Editor’s Note: Kelly Mathison has nearly 30 years of experience in the farm equipment industry. He became a partner at single-store John Deere dealership in 1996, which later merged with Enns Brothers in Brandon, Manitoba. Mathison was named the 2011 equipment dealer of the year by the Canada West Equipment Dealer Association (CWEDA). He joined the Western Equipment Dealers Assn.’s Dealer Institute in 2015.

Thanks for your interesting history on “Looking Back What Happened to Equipment Manufacturers in the Early 1980s Farm Crisis.”

I got my 1st job in a dealership parts dept in 1981. I recall 21.5% interest rates. On the bright side, it was a good time to learn about inventory management and expense control.

I got a part time job in a parts department at Tenold Farm Equipment in Estevan, Sask. in ‘81. We carried White, Minneapolis Moline, Steiger, Morris, Friggstad, Cockshutt, Melroe and numerous other lines. At only 19 years old, I was very wet behind the ears. Gordon and Henrietta Tenold were the owners, their son Dean was coming into the business at the time. Dean mentored me in parts. I don’t think I fully appreciated the scope of changes they were facing until many years later. Trying to calm customer fears, stocking inventory and parts for lines that may not survive.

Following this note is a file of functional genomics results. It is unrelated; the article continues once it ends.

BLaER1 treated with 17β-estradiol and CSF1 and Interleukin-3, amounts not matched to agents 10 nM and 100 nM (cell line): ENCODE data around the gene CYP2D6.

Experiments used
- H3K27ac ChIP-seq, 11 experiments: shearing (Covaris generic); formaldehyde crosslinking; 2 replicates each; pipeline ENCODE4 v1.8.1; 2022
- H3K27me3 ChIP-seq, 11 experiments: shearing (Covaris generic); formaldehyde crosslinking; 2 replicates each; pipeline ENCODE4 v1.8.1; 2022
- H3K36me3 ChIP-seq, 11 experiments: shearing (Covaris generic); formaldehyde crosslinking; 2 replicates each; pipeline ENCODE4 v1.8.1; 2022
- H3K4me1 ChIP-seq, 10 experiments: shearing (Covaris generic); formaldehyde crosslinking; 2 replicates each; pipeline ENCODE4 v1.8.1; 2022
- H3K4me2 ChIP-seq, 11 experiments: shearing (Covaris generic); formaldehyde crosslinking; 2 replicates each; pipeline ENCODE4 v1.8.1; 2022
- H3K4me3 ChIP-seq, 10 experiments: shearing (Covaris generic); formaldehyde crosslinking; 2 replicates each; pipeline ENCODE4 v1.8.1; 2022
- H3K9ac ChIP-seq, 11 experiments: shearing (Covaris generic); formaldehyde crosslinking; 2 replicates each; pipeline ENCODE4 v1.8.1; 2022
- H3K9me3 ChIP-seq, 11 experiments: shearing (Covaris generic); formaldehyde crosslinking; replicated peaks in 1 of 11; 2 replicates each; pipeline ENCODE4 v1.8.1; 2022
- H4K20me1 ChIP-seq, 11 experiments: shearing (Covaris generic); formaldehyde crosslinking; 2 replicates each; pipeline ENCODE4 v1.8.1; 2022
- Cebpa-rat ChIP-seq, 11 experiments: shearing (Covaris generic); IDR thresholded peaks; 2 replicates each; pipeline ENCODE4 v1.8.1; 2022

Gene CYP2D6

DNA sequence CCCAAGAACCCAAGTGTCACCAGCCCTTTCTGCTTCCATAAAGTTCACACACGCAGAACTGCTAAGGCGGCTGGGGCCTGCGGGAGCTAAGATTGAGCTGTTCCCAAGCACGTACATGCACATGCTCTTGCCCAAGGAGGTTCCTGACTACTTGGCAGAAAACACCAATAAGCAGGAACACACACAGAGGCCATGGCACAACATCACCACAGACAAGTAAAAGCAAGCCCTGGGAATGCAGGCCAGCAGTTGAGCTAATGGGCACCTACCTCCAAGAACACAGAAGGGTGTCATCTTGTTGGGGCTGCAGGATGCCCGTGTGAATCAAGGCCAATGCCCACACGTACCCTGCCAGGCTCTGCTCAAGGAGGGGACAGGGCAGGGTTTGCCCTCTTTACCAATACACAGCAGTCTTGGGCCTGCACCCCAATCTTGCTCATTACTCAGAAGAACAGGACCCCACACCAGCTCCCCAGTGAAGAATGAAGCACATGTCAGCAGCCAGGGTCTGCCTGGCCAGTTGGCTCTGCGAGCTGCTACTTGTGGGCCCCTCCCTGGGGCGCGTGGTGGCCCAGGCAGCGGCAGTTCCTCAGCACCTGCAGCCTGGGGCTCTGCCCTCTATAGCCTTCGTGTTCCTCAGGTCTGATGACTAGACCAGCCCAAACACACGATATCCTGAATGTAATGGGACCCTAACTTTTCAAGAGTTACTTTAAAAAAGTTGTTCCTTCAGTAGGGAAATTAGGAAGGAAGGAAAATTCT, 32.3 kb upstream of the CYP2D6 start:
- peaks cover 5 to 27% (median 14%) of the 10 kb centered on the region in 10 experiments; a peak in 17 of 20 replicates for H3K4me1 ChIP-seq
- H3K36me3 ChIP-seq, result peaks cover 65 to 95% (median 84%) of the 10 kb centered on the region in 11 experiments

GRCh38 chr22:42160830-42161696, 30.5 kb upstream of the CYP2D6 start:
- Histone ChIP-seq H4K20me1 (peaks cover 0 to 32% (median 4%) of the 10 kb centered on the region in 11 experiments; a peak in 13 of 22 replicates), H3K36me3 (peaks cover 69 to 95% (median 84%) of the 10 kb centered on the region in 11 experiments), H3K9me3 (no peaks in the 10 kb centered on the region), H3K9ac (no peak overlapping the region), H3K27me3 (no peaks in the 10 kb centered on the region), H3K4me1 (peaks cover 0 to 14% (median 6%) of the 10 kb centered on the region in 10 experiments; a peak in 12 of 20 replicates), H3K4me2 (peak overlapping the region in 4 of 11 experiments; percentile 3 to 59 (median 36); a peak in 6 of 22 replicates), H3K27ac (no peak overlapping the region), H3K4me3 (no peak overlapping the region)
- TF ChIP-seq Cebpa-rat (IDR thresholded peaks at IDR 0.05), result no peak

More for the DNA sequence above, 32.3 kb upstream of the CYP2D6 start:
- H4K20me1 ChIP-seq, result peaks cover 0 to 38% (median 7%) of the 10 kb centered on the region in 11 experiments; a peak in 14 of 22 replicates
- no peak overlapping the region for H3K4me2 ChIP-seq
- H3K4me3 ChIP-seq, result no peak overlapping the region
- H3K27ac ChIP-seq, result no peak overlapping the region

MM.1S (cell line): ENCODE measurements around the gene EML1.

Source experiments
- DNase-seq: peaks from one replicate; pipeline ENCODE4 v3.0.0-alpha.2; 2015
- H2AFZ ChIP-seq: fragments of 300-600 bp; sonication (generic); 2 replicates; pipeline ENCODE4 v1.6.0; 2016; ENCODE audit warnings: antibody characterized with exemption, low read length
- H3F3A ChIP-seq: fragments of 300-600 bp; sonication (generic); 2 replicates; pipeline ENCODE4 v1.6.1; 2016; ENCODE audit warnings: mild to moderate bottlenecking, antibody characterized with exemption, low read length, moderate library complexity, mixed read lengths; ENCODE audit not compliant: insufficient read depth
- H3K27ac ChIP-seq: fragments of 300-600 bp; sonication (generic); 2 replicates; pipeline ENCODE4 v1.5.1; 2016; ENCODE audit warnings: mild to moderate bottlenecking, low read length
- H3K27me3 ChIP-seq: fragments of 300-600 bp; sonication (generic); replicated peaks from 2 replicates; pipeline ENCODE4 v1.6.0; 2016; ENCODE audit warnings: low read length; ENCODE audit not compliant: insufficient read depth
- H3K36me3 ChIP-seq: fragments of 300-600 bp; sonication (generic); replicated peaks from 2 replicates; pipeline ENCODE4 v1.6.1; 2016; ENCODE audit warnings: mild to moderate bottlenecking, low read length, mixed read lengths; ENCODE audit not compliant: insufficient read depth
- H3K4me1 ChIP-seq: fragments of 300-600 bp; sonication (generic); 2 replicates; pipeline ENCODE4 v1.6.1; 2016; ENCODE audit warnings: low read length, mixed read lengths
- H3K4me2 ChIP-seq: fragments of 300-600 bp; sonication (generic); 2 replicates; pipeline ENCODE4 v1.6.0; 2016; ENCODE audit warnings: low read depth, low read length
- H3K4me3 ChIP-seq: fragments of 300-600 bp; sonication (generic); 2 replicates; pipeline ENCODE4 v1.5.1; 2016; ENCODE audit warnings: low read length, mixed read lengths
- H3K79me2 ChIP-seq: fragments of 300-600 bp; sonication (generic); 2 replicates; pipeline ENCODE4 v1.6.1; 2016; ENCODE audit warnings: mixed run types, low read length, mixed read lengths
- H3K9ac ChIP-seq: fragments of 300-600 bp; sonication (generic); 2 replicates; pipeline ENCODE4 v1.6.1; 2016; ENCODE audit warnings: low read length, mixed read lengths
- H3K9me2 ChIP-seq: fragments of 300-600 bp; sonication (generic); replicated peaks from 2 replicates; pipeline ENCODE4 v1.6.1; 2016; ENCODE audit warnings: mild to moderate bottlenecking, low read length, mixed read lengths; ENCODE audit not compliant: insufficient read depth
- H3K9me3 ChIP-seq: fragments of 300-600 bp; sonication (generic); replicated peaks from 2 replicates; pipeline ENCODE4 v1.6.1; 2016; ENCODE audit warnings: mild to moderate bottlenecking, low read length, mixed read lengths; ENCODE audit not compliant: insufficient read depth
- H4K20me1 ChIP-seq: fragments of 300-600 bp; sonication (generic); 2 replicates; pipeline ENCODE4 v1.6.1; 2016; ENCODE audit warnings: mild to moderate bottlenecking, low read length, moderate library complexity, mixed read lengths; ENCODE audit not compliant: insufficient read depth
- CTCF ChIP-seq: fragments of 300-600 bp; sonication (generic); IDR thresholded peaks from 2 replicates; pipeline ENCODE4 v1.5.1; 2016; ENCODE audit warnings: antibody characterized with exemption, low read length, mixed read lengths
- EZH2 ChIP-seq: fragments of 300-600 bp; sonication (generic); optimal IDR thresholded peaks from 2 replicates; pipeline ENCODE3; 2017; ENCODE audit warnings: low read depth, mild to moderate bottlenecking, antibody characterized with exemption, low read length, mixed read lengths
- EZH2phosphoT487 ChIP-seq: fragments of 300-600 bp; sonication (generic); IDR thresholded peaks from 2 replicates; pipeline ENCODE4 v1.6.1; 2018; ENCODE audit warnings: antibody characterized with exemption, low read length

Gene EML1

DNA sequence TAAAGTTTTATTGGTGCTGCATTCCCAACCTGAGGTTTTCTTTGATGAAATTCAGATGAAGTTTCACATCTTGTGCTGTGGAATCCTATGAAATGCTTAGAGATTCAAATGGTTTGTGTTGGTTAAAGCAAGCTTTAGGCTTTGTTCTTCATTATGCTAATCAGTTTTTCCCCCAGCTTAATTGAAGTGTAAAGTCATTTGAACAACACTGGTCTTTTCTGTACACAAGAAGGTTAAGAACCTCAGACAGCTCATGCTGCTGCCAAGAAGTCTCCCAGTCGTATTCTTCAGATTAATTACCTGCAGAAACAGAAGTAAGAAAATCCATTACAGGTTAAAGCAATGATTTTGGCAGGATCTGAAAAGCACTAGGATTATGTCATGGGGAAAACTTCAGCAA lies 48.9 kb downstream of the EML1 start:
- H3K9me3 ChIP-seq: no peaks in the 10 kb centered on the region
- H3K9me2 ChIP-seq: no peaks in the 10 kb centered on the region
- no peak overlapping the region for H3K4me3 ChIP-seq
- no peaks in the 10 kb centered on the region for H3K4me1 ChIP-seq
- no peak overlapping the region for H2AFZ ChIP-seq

Over the next 35 or so years, I rolled through the highs and lows of our industry, but I must say none could compare with those days. I think a part of what I learned back then guided me to keep a eye on debt, inventory and the strength of suppliers. A colleague of mine, Gord Thompson, said we had the benefit of getting into the industry at that time. I think he was correct.

Another story I could share. In 1985, I got a job with a small company called Bruin Agrinational. They had contracts to distribute Flexi Coil and Kelli-Bilt products into Australia. I was excited to go to Australia, I liked the Friggstad product and now that it was owned by Flexi-Coil, I couldn’t wait to fill the order books. What I didn’t know was the previous distributor of Friggstad had written orders for product with Aussie dealers & they had taken delivery with “limited time interest free” terms through BorgWarner finance. Not many dealers were willing to sign new orders when they had a containers of unsold products that were now fully interest bearing (at double digit rates).

 I think this was a major factor in forcing companies to adopt true “consignment terms.” Over the next 10 years working at Flexi-Coil we only allowed dealers to carry a small representative stock. Most product had to be pre-sold (retailed) before it was built. This was a challenge to predict manufacturing runs, but it proved to be a successful strategy for companies like Flexi-Coil.

When I joined the John Deere dealership in 1996, my business partner Ed Mazer had strict rules around the level of interest we were willing to pay on new or used inventory. Obviously he learned valuable lessons in the 80’s too! I seem to recall being referred to as “old school.” That was OK by me.